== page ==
Stephen S. Lawrence
Associate Professor of Physics and Astronomy
Degrees: PHD, 1994, Univ Michigan Ann Arbor; MS, 1990, Univ Michigan Ann Arbor; BA, 1988, Univ Chicago
Dr. Lawrence earned a B.A. in physics from the University of Chicago and a M.S. and a Ph.D. in Astronomy from the University of Michigan. His Ph.D. dissertation, "Fabry-Perot Imaging Spectroscopy of the Crab Nebula, Cassiopeia A, and Nova GK Persei" was awarded the University of Michigan Ralph Baldwin Thesis Prize in Astronomy & Astrophysics for 1994. He has held research positions at Columbia University and the National Astronomical Observatory of Mexico and teaching postions at Bowling Green State University in Ohio. He has been a professor at Hofstra University since 2001.
Dr. Lawrence's research interests fall into three main categories: i) supernova explosions and remnants, ii) light echoes and iii) extrasolar planets and astrobiology.
His primary interests involve supernovae (explosions that mark the deaths of stars) and supernova remnants (the rapidly expanding bubbles of hot gaseous debris that they leave behind). Dr. Lawrence's thesis research used Fabry-Perot imaging spectroscopy to create 3-D models of gaseous remnants of the Crab Nebula and Cassiopeia A supernovae as well as the remnant of Nova GK Persei. He is currently working with an international team to monitor the ongoing collision of the debris ejected from Supernova 1987A with rings of circumstellar gas shed by the progenitor star thousands of years before it exploded. As the closest supernova explosion in over 400 years, Supernova 1987A is allowing us to watch the transformation from supernova explosion to supernova remnant in unprecedented detail, using ground-based telescopes in Chile and the Hubble Space Telescope in orbit.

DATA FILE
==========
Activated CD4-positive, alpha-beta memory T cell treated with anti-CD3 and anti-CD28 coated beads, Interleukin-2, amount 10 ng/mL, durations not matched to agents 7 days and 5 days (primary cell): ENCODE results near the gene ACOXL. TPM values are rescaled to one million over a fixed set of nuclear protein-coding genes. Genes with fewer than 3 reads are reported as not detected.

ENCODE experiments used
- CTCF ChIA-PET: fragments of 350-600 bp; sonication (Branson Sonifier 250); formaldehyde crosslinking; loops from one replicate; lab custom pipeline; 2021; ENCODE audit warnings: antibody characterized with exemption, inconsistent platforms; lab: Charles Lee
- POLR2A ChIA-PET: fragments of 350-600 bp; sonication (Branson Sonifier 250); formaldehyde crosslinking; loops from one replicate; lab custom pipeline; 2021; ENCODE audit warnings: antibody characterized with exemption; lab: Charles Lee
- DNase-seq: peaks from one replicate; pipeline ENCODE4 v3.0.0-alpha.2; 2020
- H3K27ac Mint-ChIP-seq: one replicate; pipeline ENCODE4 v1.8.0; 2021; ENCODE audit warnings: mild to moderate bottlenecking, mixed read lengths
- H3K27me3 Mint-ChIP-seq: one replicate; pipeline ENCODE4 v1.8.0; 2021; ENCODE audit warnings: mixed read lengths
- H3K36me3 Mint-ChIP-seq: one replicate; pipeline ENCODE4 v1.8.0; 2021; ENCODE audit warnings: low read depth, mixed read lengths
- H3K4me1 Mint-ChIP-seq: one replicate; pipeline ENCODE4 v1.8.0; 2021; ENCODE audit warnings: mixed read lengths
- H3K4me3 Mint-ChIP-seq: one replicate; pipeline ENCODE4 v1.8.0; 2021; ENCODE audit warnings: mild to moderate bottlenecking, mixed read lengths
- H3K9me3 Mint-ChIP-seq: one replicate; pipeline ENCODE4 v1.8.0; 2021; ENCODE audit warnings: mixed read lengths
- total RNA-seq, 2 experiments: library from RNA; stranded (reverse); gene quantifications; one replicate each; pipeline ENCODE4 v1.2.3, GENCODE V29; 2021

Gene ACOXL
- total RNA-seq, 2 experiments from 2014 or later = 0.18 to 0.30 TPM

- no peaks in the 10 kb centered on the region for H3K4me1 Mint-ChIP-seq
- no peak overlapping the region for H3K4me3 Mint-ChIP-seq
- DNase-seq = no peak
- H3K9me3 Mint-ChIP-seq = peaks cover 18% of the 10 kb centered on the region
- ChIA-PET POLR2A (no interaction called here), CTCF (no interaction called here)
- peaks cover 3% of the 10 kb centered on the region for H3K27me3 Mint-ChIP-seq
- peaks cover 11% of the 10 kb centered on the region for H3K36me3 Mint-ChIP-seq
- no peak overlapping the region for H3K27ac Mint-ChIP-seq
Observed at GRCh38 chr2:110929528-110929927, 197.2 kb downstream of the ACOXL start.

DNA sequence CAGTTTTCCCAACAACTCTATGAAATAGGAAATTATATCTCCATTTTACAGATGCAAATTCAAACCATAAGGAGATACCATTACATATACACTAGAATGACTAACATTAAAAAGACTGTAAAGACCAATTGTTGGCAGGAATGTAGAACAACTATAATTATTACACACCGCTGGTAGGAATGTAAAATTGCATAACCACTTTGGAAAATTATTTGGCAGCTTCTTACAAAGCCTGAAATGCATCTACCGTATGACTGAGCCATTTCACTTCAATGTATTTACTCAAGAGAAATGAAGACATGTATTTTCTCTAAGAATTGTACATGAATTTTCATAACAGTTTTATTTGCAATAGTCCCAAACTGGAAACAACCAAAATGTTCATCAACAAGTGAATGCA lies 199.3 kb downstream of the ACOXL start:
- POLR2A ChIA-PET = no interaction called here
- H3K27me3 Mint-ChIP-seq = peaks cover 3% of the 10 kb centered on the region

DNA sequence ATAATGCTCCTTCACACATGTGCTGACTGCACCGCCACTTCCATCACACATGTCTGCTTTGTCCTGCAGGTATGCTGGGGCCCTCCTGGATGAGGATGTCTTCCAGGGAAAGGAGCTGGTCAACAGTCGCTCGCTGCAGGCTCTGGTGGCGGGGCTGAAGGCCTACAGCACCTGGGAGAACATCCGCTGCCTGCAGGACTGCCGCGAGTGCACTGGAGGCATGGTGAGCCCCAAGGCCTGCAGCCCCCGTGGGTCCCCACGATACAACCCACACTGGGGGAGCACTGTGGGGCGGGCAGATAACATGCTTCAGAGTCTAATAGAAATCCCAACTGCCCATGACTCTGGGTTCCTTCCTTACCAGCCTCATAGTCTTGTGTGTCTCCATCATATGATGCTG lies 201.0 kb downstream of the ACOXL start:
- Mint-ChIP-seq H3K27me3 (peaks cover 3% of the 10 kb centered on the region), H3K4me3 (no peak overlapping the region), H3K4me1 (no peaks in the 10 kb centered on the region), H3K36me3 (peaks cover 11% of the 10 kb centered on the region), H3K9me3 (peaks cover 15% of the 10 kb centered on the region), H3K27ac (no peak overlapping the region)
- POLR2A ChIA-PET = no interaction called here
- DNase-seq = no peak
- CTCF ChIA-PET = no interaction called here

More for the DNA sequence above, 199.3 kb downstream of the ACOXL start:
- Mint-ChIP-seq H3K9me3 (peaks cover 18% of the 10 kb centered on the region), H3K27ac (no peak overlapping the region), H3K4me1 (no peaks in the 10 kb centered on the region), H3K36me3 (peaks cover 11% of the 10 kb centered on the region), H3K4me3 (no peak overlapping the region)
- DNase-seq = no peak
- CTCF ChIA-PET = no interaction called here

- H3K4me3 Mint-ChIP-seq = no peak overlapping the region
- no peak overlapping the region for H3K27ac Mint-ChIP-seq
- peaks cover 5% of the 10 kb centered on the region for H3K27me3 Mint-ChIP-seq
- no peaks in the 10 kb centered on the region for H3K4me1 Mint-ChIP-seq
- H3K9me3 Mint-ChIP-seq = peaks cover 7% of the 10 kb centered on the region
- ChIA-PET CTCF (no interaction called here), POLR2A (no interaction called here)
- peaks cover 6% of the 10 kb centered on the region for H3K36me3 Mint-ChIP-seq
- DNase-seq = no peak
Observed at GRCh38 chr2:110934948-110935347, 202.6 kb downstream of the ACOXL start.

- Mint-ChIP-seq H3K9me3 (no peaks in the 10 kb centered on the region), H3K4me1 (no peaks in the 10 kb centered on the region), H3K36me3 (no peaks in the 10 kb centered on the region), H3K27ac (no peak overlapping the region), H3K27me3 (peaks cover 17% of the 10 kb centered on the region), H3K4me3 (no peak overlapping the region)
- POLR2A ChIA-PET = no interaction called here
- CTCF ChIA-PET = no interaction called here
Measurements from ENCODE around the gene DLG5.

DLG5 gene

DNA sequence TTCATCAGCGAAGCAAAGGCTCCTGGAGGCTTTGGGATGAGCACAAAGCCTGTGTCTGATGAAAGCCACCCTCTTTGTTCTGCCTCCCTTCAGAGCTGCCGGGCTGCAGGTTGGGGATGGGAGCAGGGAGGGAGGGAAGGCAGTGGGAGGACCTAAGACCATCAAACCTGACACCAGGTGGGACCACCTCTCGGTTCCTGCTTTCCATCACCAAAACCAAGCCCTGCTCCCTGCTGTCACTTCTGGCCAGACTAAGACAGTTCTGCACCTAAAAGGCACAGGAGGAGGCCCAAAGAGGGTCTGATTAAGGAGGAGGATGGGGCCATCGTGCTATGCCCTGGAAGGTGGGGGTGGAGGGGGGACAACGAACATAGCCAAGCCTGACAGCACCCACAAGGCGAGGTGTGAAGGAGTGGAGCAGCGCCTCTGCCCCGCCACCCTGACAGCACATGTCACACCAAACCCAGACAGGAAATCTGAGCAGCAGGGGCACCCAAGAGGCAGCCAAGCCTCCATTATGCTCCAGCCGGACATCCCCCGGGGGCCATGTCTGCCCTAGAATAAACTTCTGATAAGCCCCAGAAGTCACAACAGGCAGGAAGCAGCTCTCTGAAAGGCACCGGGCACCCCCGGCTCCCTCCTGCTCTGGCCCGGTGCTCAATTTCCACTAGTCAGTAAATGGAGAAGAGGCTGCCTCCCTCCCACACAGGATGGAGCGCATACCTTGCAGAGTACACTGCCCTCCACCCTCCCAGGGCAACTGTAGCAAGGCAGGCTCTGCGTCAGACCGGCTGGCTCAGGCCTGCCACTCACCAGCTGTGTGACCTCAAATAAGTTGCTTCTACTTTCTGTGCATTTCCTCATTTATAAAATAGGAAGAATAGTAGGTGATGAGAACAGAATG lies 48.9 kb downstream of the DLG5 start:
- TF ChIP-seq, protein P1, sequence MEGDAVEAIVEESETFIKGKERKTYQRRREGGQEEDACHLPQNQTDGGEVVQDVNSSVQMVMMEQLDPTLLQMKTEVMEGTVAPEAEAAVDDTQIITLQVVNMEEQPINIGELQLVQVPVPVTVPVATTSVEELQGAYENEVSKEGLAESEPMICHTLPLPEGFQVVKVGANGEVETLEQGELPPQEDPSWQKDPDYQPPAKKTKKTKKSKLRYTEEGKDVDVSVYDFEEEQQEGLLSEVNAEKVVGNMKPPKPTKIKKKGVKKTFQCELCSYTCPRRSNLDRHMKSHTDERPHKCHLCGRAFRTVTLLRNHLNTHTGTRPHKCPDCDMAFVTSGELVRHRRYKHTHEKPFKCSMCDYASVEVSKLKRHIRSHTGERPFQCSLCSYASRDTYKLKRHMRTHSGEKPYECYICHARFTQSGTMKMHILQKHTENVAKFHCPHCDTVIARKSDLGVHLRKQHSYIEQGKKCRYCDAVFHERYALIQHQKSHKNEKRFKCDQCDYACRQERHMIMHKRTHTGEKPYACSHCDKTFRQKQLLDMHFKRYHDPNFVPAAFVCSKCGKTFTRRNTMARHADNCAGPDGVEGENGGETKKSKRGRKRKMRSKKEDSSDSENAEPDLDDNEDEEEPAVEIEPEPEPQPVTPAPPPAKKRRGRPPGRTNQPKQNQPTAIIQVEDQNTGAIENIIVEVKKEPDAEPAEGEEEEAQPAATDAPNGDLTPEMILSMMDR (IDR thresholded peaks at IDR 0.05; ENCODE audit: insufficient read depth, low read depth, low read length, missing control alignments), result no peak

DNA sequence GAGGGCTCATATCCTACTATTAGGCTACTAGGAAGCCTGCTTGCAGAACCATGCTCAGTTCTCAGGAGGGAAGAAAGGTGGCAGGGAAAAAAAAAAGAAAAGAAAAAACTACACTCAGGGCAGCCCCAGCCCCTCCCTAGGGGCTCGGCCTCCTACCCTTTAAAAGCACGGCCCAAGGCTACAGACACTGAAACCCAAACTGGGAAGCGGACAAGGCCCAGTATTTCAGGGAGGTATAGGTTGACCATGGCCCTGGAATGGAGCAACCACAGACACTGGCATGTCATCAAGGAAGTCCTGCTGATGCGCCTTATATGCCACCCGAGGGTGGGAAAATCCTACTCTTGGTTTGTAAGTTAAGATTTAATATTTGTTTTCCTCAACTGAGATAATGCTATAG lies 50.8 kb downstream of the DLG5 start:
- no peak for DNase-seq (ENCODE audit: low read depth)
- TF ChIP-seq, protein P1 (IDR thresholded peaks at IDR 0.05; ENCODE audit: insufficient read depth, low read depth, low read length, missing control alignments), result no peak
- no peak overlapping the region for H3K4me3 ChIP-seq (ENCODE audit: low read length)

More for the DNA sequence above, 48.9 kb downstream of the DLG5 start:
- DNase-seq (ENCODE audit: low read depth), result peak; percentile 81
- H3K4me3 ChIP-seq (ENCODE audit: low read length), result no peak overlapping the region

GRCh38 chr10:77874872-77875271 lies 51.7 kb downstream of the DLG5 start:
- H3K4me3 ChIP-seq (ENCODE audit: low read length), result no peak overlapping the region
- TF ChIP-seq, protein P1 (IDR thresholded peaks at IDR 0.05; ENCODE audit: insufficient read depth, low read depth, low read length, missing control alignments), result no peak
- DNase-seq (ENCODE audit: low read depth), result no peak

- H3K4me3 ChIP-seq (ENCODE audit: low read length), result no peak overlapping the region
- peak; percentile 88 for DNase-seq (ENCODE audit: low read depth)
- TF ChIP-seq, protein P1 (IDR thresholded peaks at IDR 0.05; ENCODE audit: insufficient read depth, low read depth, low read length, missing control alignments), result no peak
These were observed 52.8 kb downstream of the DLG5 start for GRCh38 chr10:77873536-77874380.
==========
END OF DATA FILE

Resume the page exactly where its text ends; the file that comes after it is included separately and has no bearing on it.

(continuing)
Dr. Lawrence is also collaborating with Prof. Arlin Crotts of Columbia University on the light echo from Supernova 1987A. Much as the flash of light from a shell in a fireworks display will light up the smoke from previous fireworks, the intense burst of light from this supernova 1987A is progressively illuminating clouds of interstellar dust in the nearby galaxy (the Large Magellanic Cloud, or LMC) that contained the supernova. They are monitoring these light echoes in order to map the three-dimensional distribution of dust structures in the LMC, and also to determine the physical properties of LMC dust grains. The echoes appear to move outwards from the supernova at faster than the speed of light, allowing them to sample very large volumes of space in relatively short periods of time.
Dr. Lawrence has also recently developed an interest in the topics of astrobiology (the search for extraterrestrial life) and the detection of exoplanets (planets in orbit of stars other than our own Sun). He is interested in the true range of orbits that populate a habitable zone around a star of a particular mass, given recent advances in our understanding of stellar evolution, orbital evolution of giant planets, tidal heating, and the discovery of subsurface terrestrial life forms that are completely independent of sunlight for survival. Dr. Lawrence is also studying ways in which to detect giant planets in orbit around variable stars and in binary star systems.